Another example might be DOS extenders. You might get all elitist and say, sorry, become an expert on switching between protected and real mode or you might instead provide WDOSX.
Regards,
John
Reply to
JGCASEY
[snip]
I basically agree with this statement in so much as the OS is irrelevant to your algorithm, but some operating systems are easier on which to develop.
[snip]
My pet peeve is that I remember they day I thought the USA was in trouble. Someone said to me "Why do I need to know that?" about a technology they used day in and day out.
30 years ago, someone would be embarrased to say "Why do I need to know that?"
I remember Popular Electronics, Byte, Popular science, and magazines like this. All had projects to build. All were "popular" magazines. Now, they are little more than shells of what they once were, and hardly anyone reads them.
My highschool physics teacher told us to study everything.
The only way to flatten out a learning curve is to learn basic concepts and apply them to new subjects.
I guess I have a different perspective.
This is a different debate, it is a great debate, and while it may have some interesting parallels, I'm not sure we can do it justice in the context of this thread.
[snip]
Having used a nail gun, and assuming I have access to one, yes, I would use the nail gun every time. Just as I would use an electric screwdriver to mount a plant hanger. It makes no sense to waste effort doing what a tool can help you do more easily.
That's a pretty discourage way to look at it, for both of us. Personally, I want to learn. Debate and discussions are a great way of exchanging ideas.
My son has the RCX package (Mindstorms), its kind of cool if limited. I have been looking at the idea of ripping apart the mindstorms sensors and actuators and figuring out how to run them from a PC.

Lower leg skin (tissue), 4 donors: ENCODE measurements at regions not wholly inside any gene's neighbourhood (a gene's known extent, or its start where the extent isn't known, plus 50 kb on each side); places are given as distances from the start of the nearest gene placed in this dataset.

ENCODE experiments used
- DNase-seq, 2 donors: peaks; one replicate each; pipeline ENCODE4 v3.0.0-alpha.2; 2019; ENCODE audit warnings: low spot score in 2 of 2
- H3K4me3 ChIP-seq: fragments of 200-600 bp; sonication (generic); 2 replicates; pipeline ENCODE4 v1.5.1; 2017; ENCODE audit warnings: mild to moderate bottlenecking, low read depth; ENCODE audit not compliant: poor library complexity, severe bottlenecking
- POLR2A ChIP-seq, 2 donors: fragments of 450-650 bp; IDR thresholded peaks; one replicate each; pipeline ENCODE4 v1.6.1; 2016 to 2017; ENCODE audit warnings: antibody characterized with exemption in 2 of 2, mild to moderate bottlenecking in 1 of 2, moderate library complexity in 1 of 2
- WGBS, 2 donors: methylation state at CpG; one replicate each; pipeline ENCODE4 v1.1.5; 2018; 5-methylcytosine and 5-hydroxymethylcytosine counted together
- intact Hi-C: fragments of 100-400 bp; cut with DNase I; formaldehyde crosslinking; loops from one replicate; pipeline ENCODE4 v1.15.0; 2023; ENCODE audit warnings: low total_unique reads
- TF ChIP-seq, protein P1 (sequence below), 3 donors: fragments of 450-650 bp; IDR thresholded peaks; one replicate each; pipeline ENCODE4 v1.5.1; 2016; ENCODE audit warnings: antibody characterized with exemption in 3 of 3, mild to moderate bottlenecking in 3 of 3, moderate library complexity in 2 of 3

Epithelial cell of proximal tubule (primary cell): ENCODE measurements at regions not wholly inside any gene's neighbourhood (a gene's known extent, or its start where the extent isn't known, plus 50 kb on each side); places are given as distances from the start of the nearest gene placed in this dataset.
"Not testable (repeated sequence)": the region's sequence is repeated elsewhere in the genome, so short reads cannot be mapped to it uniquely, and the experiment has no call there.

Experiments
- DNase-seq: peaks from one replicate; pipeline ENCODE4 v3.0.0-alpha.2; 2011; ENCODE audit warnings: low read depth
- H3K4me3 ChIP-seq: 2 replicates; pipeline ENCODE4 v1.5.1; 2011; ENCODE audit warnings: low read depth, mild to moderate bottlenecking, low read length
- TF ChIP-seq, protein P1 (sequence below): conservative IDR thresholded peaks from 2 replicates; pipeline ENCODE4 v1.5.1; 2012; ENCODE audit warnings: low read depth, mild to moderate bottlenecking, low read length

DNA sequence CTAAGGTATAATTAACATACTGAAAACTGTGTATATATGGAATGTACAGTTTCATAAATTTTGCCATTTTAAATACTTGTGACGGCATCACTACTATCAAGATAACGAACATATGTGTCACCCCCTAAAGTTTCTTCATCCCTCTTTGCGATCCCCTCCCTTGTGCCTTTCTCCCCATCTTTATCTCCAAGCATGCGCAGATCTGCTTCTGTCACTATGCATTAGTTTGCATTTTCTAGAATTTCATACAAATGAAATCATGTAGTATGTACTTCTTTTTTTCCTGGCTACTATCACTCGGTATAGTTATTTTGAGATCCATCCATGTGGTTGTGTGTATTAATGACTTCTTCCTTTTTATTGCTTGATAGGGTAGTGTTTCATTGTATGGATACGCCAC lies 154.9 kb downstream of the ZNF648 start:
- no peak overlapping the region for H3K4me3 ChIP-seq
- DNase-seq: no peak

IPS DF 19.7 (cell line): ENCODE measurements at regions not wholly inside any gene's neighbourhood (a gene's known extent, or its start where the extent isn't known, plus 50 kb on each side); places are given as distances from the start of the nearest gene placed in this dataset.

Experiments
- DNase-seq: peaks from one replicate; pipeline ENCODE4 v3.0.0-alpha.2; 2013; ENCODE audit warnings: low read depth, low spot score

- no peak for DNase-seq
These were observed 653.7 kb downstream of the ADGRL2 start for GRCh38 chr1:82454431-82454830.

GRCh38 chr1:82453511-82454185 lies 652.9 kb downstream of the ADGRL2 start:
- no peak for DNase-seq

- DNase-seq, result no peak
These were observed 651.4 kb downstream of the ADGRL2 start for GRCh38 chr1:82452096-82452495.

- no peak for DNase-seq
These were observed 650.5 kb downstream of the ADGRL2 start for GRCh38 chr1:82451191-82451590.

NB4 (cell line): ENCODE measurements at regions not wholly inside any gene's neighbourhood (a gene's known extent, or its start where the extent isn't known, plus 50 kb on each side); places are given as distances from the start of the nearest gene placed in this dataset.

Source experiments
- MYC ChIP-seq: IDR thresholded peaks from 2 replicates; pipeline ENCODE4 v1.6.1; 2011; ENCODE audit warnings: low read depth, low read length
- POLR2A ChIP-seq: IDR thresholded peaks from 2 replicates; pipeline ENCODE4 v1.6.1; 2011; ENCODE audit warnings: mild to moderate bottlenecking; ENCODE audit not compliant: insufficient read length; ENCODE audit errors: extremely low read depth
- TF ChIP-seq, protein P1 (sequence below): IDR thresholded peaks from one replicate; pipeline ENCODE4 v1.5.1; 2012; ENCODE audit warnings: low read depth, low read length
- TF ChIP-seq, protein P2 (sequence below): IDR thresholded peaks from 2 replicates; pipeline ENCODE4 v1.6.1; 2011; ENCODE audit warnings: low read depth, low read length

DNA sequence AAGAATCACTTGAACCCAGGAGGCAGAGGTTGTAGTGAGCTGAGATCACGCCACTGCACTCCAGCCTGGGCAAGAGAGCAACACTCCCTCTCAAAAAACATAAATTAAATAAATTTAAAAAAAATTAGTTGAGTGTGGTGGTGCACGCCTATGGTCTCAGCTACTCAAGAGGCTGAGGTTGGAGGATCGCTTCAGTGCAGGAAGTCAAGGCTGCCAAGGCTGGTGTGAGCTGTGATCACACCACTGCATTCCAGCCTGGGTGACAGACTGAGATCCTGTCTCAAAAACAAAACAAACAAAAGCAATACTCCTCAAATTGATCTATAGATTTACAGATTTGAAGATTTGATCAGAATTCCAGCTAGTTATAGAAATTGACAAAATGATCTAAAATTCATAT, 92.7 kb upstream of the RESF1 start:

Einstein said "It should be as simple as possible, but no simpler." With a little more depth, the webcam should have been fairly self-explainitory. FYI -- a lot of the Windows video stuff is in the multimedia SDK (which you can download). There are at least one or two program that can be modified to intercept a video stream and periodically save a bitmap.
No, that falls under the electric screwdriver example. One should understand real vs protected memory, as well as the different types on the x86 (It can make some wierd problems obvious), but it is best to rely on an extender to do the work.
Reply to
mlw
I choose an OS because:
1) it does the job 2) is widely supported 3) I'm familiar with it 4) the tools I need are there 5) The documentation I need is there 6) It runs on the machine that I've chosen 7) The input and output devices I need are supported 8) It is customizable 9) The performance is predictable 10) The OS doesn't get in the way of the job
In the past, the above reasons demanded DOS or Windows.
Your question is difficult to answer without first identifying what you need the OS to do. If you don't need the OS to do much, then I would say you don't need an OS. One step up from no OS would be something like DOS (or FreeDOS).
Really, how can you choose the delivery platform until after you decide what you want to do?
For example, suppose you need to count motor revolutions. If your motor runs at 3000 RPMs, then Linux would be a bad choice to monitor signals like that. Out of the box, Linux's tick is 10 milliseconds. That means that you can't even begin to count those signals. You'd need some hardware to do the counting.
Therefore, without some kind of hardware support, linux would be worthless for a direct motor control task. On the other hand, without an OS, many microcontrollers are able to do it just find (especially if they have counter hardware). In this case, no OS beats out OS = Linux.